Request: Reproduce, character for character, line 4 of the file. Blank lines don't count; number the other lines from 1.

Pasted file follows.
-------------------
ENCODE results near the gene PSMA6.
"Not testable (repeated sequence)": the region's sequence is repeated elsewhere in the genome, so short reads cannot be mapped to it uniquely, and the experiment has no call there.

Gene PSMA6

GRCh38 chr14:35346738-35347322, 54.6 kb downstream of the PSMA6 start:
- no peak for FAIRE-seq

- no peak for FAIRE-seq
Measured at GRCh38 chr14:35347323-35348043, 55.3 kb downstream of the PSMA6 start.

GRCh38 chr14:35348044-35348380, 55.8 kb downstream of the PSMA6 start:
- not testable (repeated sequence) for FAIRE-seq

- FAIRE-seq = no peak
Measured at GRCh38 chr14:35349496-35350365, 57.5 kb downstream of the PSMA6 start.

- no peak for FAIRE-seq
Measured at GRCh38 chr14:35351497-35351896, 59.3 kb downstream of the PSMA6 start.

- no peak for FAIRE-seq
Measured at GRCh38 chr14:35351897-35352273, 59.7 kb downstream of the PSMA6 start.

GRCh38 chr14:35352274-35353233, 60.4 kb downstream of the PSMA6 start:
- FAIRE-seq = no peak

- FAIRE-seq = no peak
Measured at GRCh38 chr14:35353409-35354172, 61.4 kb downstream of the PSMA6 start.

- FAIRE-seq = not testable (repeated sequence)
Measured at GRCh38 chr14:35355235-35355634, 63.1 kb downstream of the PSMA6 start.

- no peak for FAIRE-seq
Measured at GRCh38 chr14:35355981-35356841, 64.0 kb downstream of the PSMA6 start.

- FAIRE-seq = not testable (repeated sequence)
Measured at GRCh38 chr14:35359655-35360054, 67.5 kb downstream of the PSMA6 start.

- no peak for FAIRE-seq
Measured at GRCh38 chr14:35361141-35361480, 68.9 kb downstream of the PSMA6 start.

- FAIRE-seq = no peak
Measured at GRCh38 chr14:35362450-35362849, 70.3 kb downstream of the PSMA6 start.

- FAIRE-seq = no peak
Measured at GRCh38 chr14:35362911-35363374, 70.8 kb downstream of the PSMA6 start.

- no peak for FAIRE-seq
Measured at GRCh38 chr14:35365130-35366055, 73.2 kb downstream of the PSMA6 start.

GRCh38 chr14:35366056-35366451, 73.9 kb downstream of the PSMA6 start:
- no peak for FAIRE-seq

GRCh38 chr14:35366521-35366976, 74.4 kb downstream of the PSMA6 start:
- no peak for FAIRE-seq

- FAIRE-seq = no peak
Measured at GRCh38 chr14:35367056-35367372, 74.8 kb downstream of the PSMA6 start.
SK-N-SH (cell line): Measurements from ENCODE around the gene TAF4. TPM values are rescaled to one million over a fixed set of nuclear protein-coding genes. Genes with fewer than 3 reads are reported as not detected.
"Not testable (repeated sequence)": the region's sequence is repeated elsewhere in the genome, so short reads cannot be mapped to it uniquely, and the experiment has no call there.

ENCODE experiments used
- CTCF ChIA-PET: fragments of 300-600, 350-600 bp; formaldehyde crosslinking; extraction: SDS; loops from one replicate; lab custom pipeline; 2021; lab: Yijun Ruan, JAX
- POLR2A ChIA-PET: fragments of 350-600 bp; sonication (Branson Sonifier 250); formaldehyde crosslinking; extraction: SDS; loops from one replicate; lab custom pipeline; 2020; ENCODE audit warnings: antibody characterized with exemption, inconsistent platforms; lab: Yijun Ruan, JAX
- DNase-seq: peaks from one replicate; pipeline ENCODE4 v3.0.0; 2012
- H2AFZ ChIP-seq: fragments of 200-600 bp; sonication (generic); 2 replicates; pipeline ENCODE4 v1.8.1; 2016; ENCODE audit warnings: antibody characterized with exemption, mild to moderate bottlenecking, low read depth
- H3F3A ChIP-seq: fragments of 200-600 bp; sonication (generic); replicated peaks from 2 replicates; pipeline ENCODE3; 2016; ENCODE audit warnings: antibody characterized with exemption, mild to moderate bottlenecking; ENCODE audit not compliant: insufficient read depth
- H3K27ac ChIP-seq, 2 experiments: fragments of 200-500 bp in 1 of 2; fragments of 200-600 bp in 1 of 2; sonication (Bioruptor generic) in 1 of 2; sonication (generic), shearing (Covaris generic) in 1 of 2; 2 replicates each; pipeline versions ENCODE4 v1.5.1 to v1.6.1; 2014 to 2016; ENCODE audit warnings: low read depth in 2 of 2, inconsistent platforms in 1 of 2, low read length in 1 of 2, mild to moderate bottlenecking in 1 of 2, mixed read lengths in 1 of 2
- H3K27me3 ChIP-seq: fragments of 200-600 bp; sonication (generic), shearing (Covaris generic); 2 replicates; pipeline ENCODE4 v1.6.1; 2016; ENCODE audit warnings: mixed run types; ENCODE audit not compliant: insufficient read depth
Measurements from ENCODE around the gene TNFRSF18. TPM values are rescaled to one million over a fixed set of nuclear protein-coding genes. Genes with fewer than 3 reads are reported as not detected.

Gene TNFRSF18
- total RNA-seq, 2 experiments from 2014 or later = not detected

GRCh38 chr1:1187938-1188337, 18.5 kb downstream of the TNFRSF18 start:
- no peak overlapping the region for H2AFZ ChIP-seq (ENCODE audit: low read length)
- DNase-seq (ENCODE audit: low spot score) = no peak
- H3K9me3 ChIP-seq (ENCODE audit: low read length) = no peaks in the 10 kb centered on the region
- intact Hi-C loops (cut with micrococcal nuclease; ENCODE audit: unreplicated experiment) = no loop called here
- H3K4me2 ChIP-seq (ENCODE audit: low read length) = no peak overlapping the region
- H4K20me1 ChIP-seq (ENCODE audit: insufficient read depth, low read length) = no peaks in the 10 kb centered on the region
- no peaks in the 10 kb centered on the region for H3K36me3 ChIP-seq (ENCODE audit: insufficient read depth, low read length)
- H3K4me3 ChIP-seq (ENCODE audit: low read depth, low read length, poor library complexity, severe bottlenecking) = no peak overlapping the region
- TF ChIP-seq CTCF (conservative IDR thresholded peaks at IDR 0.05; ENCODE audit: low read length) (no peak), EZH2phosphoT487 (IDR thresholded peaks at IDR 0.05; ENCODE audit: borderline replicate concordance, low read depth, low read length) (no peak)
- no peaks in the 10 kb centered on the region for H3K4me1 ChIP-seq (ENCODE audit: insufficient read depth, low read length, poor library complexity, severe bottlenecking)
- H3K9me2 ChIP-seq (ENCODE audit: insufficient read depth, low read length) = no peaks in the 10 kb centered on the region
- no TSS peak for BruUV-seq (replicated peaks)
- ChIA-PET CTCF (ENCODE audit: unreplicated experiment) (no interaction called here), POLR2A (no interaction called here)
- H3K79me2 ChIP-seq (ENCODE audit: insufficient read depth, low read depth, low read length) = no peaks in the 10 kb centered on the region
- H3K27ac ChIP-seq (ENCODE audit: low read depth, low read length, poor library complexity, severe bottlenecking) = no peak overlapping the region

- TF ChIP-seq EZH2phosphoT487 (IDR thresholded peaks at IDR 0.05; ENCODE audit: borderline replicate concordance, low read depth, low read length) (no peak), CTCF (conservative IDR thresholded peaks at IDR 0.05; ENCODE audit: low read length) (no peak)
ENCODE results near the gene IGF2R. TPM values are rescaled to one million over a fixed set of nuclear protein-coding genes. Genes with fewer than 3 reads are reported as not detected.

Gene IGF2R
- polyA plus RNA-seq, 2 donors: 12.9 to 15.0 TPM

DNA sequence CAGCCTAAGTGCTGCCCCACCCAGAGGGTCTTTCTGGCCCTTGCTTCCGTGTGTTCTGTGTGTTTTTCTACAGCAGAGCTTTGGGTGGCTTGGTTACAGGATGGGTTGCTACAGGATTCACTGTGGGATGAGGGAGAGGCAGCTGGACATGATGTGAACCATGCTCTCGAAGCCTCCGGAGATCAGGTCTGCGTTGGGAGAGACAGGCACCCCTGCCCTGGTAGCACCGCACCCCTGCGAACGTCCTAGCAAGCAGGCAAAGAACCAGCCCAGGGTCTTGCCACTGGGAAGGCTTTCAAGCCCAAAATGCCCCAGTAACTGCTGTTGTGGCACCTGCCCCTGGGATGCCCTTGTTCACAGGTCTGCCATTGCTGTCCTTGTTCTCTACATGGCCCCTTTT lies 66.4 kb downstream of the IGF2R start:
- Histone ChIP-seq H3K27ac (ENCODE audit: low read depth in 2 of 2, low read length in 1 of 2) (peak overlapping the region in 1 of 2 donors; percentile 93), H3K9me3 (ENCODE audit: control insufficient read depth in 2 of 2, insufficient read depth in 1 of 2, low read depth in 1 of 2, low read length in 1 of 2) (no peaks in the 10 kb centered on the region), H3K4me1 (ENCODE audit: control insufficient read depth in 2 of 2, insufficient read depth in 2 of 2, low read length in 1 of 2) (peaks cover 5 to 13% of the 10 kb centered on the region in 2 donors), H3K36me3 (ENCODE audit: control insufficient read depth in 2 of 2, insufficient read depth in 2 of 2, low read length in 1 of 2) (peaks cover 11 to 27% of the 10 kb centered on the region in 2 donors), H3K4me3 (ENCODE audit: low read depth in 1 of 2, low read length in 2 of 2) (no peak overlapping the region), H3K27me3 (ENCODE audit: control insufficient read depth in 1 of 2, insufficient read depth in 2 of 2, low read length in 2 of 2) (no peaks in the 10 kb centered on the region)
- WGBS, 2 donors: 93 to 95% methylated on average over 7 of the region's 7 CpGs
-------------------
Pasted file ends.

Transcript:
GRCh38 chr14:35346738-35347322, 54.6 kb downstream of the PSMA6 start: